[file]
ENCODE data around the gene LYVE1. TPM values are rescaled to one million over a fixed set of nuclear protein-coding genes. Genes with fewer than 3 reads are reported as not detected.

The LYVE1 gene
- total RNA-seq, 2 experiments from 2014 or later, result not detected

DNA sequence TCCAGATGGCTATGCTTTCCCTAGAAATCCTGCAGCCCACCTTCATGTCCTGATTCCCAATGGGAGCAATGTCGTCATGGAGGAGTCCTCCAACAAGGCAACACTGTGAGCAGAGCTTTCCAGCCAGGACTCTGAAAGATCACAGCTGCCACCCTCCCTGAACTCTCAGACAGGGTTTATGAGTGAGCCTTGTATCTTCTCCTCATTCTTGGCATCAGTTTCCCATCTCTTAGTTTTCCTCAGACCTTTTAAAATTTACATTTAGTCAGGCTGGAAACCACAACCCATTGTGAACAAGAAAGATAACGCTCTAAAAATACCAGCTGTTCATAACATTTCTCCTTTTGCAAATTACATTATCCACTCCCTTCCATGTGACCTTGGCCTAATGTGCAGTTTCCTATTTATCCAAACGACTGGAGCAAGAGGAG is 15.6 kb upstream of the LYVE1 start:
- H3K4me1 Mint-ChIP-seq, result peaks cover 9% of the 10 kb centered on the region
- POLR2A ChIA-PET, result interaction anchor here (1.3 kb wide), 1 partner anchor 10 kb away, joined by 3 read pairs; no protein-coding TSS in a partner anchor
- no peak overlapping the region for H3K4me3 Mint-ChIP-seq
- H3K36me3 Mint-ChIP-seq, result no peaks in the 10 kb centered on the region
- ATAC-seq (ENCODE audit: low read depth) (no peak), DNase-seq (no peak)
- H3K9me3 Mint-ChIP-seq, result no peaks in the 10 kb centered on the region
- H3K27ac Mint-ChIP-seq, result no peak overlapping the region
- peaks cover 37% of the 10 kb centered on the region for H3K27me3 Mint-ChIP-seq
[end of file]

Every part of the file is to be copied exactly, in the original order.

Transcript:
ENCODE data around the gene LYVE1. TPM values are rescaled to one million over a fixed set of nuclear protein-coding genes. Genes with fewer than 3 reads are reported as not detected.

The LYVE1 gene
- total RNA-seq, 2 experiments from 2014 or later, result not detected

DNA sequence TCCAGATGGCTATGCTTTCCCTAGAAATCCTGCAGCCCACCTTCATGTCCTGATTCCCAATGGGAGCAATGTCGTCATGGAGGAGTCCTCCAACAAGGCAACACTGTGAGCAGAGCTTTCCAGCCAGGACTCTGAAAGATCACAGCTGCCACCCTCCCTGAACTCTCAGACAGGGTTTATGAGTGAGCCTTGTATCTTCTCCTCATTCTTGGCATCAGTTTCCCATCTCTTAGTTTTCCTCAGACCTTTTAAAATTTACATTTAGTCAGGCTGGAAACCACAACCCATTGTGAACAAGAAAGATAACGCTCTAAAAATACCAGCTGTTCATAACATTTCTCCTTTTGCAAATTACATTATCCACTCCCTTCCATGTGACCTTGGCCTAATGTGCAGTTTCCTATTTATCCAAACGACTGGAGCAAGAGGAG is 15.6 kb upstream of the LYVE1 start:
- H3K4me1 Mint-ChIP-seq, result peaks cover 9% of the 10 kb centered on the region
- POLR2A ChIA-PET, result interaction anchor here (1.3 kb wide), 1 partner anchor 10 kb away, joined by 3 read pairs; no protein-coding TSS in a partner anchor
- no peak overlapping the region for H3K4me3 Mint-ChIP-seq
- H3K36me3 Mint-ChIP-seq, result no peaks in the 10 kb centered on the region
- ATAC-seq (ENCODE audit: low read depth) (no peak), DNase-seq (no peak)
- H3K9me3 Mint-ChIP-seq, result no peaks in the 10 kb centered on the region
- H3K27ac Mint-ChIP-seq, result no peak overlapping the region
- peaks cover 37% of the 10 kb centered on the region for H3K27me3 Mint-ChIP-seq